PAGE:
have small amounts of dried grass in them.  Four are still empty.

March 24, 2012:  One nestbox contains a finely-crafted, deeply-cupped bluebird nest made out of pine needles.  Two others have some grassy nesting material inside, but it is too early to tell if they are the work of bluebirds or house sparrows.
March 11, 2012:  The boxes are up and the bluebirds are here!

Monday, April 16, 2012

Conservation Corps Update: April 10th to April 14th

Post contributed by Conservation Corps of Minnesota, Youth Outdoors Crew 2:
The Youth Outdoors 2 crew has been very busy this last week.  One of our major projects was to work at Indian Mounds Park to prepare for a large volunteer event which will be hosted by Great River Greening, City of Saint Paul Parks and Recreation Department,and the Mississippi National River and Recreation Area- National Park Service that will be taking place on Saturday, April 21st. This preparation involved cutting down large amounts of buckthorn which will be hauled out of the park during the volunteer event. Indian Mounds Park contains one of the few surviving remnants of native oak savanna in the river valley, as well as oak forest and a skunk cabbage seepage swamp. Once home to 16 burial mounds, the park is a reminder of Minnesota's history for future generations. This hauling event will cap a huge buckthorn removal effort that has transformed this into a nearly buckthorn-free park.
Hauling litter and dead plant debris
out of Hamline-Midway raingarden
   Another project that we worked on last week was cleaning up the Hamline-Midway Raingarden near Como Park. Throughout the past winter, litter had infiltrated the site.  We spent a good amount of time removing the trash as well as the plant debris from the previous year.  Raingardens receive a rush of polluted stormwater from hard surfaces (such as sidewalks, driveways, roofs, and streets), hold the water for a short period of time, and allow it to naturally infiltrate into the ground to remove pollutants and recharge groundwater rather than running off into a storm drain. For more information on raingardens, check out this great article from Capital Region Watershed District.

Citywide Spring Clean-up kickoff at Lake Phalen

On Saturday, our youth crews assisted with the 26th Annual Citywide Clean-Up of Saint Paul. Each crew was designated to a different kick-off location where they ran the registration table and performed other essential tasks. After the kick-off, we all went off to various parks such as Bruce Vento trail and Linwood Recreation Center to remove litter from the area.
The Conservation Corps crew is growing as a productive unit and the efficiency of the team is improving. We are getting to work faster, teach better, and work harder! 

Wednesday, April 4, 2012

Thank You, Target Volunteers!

We would like to give a HUGE thank you to the 50+ Saint Paul area Target employees who spent Friday afternoon with us at Highwood Preserve hauling brush. These volunteers were an absolutely fantastic group with great attitudes and an amazing work ethic. Without volunteers like them, we couldn't keep Saint Paul's Parks looking as beautiful as they do! Thanks!!!

Would you like to help care for Saint Paul's parks and natural areas?  We have a variety of volunteer opportunities in gardening, habitat restoration, environmental education, and park maintenance.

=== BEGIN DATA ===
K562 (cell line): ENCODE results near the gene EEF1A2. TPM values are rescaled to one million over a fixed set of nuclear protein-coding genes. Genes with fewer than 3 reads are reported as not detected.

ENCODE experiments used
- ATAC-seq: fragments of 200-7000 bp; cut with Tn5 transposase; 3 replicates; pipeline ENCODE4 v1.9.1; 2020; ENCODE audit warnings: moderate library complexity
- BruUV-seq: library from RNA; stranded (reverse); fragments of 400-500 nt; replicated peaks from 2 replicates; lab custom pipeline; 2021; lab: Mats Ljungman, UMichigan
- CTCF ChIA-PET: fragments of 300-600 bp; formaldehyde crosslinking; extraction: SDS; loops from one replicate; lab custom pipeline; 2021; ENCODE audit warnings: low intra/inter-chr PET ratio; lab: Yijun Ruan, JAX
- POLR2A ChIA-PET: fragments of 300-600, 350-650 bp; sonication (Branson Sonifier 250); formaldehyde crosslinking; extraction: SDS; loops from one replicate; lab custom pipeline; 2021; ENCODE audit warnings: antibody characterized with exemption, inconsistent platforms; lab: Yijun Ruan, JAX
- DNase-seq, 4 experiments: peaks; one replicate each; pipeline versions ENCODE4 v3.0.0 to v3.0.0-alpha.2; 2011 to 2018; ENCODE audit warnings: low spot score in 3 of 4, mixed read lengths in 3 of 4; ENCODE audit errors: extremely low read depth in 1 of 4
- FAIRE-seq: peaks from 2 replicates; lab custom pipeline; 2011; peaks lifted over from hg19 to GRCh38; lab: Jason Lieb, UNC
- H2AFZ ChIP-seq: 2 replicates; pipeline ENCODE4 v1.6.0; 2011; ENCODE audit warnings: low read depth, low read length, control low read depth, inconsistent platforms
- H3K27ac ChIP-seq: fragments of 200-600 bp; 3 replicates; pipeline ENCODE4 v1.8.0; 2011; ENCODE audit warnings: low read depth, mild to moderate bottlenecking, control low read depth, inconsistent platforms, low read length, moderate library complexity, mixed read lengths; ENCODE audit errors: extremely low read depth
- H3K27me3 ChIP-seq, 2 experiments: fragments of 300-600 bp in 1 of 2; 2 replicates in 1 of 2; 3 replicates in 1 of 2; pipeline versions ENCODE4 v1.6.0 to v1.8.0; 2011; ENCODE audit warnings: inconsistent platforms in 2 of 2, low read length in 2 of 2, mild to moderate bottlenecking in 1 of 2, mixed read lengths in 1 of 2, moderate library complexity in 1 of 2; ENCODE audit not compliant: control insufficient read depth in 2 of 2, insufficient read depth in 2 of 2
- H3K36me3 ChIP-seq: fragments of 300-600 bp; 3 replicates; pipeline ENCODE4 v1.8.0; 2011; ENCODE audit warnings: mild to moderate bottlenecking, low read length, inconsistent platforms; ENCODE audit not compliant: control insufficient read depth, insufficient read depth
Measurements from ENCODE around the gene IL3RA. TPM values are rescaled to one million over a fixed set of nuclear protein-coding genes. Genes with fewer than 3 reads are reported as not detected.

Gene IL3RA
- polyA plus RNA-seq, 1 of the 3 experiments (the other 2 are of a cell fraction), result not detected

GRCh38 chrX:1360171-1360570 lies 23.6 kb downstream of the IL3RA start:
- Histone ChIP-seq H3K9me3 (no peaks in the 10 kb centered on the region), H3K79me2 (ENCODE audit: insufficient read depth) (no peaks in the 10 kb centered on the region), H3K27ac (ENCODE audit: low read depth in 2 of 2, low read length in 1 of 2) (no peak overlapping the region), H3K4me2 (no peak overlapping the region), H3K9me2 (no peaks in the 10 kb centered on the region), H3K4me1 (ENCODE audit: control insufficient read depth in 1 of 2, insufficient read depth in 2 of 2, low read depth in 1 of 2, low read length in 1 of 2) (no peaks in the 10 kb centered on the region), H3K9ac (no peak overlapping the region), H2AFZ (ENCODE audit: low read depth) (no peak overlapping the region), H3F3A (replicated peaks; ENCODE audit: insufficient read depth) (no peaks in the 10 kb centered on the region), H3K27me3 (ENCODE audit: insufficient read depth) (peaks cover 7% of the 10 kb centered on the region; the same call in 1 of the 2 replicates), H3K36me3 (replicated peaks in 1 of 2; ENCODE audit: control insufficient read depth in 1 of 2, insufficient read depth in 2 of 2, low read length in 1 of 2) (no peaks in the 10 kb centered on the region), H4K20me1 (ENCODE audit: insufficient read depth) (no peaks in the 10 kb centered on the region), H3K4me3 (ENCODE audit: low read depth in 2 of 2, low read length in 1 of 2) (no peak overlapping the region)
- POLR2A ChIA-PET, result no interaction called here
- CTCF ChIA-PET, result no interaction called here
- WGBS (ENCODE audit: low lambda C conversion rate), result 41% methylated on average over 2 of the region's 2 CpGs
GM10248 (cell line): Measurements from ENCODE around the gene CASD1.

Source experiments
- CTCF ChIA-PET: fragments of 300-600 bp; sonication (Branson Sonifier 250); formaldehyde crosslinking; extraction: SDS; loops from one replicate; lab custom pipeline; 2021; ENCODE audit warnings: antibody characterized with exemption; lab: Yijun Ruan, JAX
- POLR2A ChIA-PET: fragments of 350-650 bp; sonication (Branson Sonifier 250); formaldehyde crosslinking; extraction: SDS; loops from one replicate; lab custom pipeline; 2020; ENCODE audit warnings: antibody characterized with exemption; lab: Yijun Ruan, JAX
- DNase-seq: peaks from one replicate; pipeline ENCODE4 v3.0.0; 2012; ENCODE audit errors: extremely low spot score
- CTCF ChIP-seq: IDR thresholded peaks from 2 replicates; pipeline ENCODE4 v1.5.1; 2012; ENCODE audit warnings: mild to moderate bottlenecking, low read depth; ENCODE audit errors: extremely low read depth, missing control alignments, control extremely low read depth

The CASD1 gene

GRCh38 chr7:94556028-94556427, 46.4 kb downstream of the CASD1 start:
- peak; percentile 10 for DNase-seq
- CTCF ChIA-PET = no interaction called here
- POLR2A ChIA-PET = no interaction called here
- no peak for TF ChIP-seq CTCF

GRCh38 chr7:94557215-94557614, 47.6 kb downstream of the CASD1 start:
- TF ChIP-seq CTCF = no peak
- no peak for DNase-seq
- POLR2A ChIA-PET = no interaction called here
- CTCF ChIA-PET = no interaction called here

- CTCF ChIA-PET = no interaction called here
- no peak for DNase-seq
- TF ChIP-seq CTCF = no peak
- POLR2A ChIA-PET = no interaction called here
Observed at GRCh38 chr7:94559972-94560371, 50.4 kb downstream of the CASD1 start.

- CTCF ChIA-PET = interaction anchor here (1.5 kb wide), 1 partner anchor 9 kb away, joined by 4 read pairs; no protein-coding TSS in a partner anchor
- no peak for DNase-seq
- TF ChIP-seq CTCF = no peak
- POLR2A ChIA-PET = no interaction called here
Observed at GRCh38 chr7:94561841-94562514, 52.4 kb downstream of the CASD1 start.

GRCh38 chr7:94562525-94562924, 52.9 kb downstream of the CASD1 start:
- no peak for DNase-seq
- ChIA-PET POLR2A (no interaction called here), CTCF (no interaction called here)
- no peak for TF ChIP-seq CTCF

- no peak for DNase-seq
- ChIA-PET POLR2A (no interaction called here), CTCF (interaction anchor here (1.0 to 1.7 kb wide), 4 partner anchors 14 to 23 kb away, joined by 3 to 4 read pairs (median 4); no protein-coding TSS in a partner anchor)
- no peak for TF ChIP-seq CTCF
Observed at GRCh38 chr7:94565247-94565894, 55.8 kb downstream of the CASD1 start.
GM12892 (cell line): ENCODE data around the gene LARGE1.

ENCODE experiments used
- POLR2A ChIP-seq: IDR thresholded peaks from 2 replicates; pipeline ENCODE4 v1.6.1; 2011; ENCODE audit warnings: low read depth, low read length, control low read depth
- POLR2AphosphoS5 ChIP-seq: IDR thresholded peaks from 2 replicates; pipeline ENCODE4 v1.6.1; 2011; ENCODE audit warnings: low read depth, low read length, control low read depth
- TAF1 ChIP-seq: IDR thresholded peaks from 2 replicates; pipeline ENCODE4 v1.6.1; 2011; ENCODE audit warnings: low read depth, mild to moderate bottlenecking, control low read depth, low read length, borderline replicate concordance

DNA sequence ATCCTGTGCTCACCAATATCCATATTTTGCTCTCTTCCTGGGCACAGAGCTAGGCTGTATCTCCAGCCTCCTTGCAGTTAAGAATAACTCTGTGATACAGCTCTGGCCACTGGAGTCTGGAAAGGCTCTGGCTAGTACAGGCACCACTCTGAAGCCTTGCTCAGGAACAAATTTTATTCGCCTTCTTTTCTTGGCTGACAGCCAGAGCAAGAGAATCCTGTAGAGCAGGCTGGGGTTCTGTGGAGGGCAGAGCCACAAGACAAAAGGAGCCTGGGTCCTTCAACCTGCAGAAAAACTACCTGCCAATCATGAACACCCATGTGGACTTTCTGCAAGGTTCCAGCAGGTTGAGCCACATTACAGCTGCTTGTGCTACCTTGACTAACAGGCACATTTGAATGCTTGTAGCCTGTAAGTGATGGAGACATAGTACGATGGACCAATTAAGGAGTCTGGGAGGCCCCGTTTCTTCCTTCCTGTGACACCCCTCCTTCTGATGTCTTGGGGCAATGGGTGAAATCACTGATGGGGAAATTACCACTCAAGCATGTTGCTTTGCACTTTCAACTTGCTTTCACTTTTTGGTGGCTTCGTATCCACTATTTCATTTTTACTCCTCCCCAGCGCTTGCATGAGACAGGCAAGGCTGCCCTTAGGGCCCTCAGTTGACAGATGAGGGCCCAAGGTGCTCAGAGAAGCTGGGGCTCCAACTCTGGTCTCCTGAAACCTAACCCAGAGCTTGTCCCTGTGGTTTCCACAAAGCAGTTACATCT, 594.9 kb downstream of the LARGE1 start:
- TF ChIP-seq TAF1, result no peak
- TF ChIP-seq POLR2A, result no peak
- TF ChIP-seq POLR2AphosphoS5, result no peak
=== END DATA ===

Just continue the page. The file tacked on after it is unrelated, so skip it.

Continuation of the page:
Volunteers greatly enhance our ability to improve Saint Paul's natural environment, educate the community, and keep our park system beautiful and safe.  Volunteers compliment the abilities and work of Parks staff by significantly expanding the reach and impact of our programs.

Volunteer with Saint Paul Parks!

Sunday, April 1, 2012

End of March

Post contributed by: Youth Outdoors Crew 2, Minnesota Conservation Corps

Conducting a prescribed burn on the shore of Lake Phalen
This week temperatures dipped down to more normal temperatures for March, although without all the snow melt we are sort of skipping the mud season.  Perfect for outdoor work.  The awakenings of spring are continually exciting as we traipse through the woods.  Trees are budding out and the ephemerals continue to pop.
(Prunus virginiana)
We spent some time managing buckthorn, a highly aggressive invasive species, and we are in a narrow window of time when it is especially easy to tell buckthorn and cherry apart, making for easier work.  This early in the spring, cherry leaves have a red tint to them while the buckthorn is a bright green. 

One of the major highlights of the week was conducting our first prescribed burn as a crew at Lake Phalen.  Along much of the shoreline, native grasses have been restored and it is important to manage them with fire every few years.  Check out this video of Lake Phalen being burned in 2011!

Saturday, we worked with our youth program in Taylor Park and Highwood Preserve hauling previously cut buckthorn to the road so that it can be picked up and taken downtown to the District Energy building where it will be converted into energy for the city of Saint Paul.  While we were at Highwood Preserve, we were able to see a few purple twayblades (Liparis liliifolia), a rare native orchid. Purple twayblades are not a particularly showy orchid, but it is neat to see them nonetheless. Wildflowers may not be dug up without permission of the landowners, and it is illegal to sell wildflowers without the appropriate permits. In addition, orchids do not take particularly well to transplanting. For these reasons, we request that any visitors to Highwood Preserve simply admire the orchid and refrain from disturbing them, or their growing area, in any way. For more information on Minnesota's wildflower laws please visit this link from the Minnesota Department of Natural Resources.